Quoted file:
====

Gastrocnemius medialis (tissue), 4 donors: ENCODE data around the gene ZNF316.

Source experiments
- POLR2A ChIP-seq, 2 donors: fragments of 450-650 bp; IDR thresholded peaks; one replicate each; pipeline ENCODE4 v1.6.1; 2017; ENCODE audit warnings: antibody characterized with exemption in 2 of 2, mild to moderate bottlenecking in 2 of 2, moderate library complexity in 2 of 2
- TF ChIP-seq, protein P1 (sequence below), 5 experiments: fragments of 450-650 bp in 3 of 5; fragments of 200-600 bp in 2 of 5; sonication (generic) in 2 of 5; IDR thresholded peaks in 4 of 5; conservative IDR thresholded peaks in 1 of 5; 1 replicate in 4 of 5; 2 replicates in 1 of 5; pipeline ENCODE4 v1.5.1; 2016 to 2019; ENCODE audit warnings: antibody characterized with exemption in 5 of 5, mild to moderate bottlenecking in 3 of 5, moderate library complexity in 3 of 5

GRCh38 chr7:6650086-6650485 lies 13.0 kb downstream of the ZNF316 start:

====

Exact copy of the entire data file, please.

Gastrocnemius medialis (tissue), 4 donors: ENCODE data around the gene ZNF316.

Source experiments
- POLR2A ChIP-seq, 2 donors: fragments of 450-650 bp; IDR thresholded peaks; one replicate each; pipeline ENCODE4 v1.6.1; 2017; ENCODE audit warnings: antibody characterized with exemption in 2 of 2, mild to moderate bottlenecking in 2 of 2, moderate library complexity in 2 of 2
- TF ChIP-seq, protein P1 (sequence below), 5 experiments: fragments of 450-650 bp in 3 of 5; fragments of 200-600 bp in 2 of 5; sonication (generic) in 2 of 5; IDR thresholded peaks in 4 of 5; conservative IDR thresholded peaks in 1 of 5; 1 replicate in 4 of 5; 2 replicates in 1 of 5; pipeline ENCODE4 v1.5.1; 2016 to 2019; ENCODE audit warnings: antibody characterized with exemption in 5 of 5, mild to moderate bottlenecking in 3 of 5, moderate library complexity in 3 of 5

GRCh38 chr7:6650086-6650485 lies 13.0 kb downstream of the ZNF316 start: